Megan McCardle, one of the Professor’s three guest hosts this week writes what a milestone Jennings’ passing away represents:
Many people spent more time with Peter Jennings than with their adult children. I don’t watch television news except during big disasters; I find it too shallow and graphic to be useful. But for many people, Peter Jennings was their point of contact with the wider world.
And his death represents the end of an era. No one will ever occupy the place in the world that Brokaw, Jennings, and Rather did. Americans are no longer limited to three channels, nor forced to take their news in discreet bites between 5-7. The world is probably better for it, but something–if only a connection to our past–has been lost.
Howard Kurtz wrote back in 2002 that this moment was coming, when all three of the anchors would be gone, the men who dominated the TV news during the Big Three networks’ transistion from a monopoly to but one of dozens of choices viewers now have thanks to cable, satellite, and talk radio. And now, thanks to the Blogosphere, the news and opinion choices of the public are infinitely more crystalized. (As you’ve already discovered, if you’re reading this!):
For two decades now, through war and scandal, through serious times and silly times, Dan Rather, Peter Jennings and Tom Brokaw have ruled the television world from their network thrones.
Their companies were bought and sold, their audience distracted by new choices and new technology. But no one dared mess with America’s anchors.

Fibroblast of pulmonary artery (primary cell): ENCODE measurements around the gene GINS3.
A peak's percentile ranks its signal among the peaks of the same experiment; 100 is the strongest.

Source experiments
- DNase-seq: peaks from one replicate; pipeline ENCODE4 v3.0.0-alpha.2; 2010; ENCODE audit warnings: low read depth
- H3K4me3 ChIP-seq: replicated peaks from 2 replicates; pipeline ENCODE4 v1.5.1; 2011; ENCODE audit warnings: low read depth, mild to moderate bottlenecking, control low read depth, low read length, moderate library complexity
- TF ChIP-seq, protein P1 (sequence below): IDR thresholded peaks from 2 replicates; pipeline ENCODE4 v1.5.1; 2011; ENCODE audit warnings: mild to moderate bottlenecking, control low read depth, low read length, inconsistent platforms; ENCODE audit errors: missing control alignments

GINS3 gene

Now, with little warning, that may be changing. In an age when even Ted Koppel is deemed expendable, when ABC is willing to replace “Nightline” with funnyman David Letterman, the once-sacrosanct evening news suddenly seems vulnerable to bottom-line executives at Disney, General Electric and Viacom.
As the 70-year-old Rather, 64-year-old Jennings and 62-year-old Brokaw head into their sunset years, the programs will no longer be shielded by their prestige.
“When Brokaw, Jennings and Rather retire, it is a perfect time for these corporations to decide their newscasts are no longer worth it,” said Ken Bode, a former NBC correspondent who teaches at Northwestern University’s Medill School of Journalism. “Unless something dramatic happens, inevitably, the network newscasts are gone.”
If that happens, it would be the biggest change in news consumption in the half-century history of television, an erosion caused in part by the striking failure of these programs to attract viewers younger than 50. Thus, they have the same problem plaguing “Nightline” — an aging audience that is gradually dying off.